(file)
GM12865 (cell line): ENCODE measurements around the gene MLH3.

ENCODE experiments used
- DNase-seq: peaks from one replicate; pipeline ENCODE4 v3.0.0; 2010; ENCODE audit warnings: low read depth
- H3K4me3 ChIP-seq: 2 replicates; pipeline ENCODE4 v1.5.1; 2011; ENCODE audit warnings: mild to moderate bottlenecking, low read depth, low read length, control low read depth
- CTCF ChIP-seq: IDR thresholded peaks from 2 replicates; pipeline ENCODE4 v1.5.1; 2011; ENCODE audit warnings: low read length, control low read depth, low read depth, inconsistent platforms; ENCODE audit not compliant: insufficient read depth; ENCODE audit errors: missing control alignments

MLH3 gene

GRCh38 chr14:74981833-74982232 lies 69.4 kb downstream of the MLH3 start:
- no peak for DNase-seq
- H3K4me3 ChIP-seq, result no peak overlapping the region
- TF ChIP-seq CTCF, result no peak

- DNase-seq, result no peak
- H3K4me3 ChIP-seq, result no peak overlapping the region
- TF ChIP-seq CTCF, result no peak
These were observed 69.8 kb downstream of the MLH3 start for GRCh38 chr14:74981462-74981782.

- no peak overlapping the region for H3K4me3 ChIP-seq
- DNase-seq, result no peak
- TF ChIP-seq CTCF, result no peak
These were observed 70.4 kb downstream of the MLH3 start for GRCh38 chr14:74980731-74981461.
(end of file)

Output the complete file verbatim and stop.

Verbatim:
GM12865 (cell line): ENCODE measurements around the gene MLH3.

ENCODE experiments used
- DNase-seq: peaks from one replicate; pipeline ENCODE4 v3.0.0; 2010; ENCODE audit warnings: low read depth
- H3K4me3 ChIP-seq: 2 replicates; pipeline ENCODE4 v1.5.1; 2011; ENCODE audit warnings: mild to moderate bottlenecking, low read depth, low read length, control low read depth
- CTCF ChIP-seq: IDR thresholded peaks from 2 replicates; pipeline ENCODE4 v1.5.1; 2011; ENCODE audit warnings: low read length, control low read depth, low read depth, inconsistent platforms; ENCODE audit not compliant: insufficient read depth; ENCODE audit errors: missing control alignments

MLH3 gene

GRCh38 chr14:74981833-74982232 lies 69.4 kb downstream of the MLH3 start:
- no peak for DNase-seq
- H3K4me3 ChIP-seq, result no peak overlapping the region
- TF ChIP-seq CTCF, result no peak

- DNase-seq, result no peak
- H3K4me3 ChIP-seq, result no peak overlapping the region
- TF ChIP-seq CTCF, result no peak
These were observed 69.8 kb downstream of the MLH3 start for GRCh38 chr14:74981462-74981782.

- no peak overlapping the region for H3K4me3 ChIP-seq
- DNase-seq, result no peak
- TF ChIP-seq CTCF, result no peak
These were observed 70.4 kb downstream of the MLH3 start for GRCh38 chr14:74980731-74981461.